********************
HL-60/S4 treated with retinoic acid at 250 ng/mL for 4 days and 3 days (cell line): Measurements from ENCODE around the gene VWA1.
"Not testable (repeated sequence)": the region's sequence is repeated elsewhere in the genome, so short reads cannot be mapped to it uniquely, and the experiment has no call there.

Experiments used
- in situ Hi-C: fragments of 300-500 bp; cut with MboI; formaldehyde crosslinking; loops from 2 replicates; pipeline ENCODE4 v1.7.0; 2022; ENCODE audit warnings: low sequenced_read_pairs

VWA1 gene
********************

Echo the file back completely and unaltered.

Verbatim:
HL-60/S4 treated with retinoic acid at 250 ng/mL for 4 days and 3 days (cell line): Measurements from ENCODE around the gene VWA1.
"Not testable (repeated sequence)": the region's sequence is repeated elsewhere in the genome, so short reads cannot be mapped to it uniquely, and the experiment has no call there.

Experiments used
- in situ Hi-C: fragments of 300-500 bp; cut with MboI; formaldehyde crosslinking; loops from 2 replicates; pipeline ENCODE4 v1.7.0; 2022; ENCODE audit warnings: low sequenced_read_pairs

VWA1 gene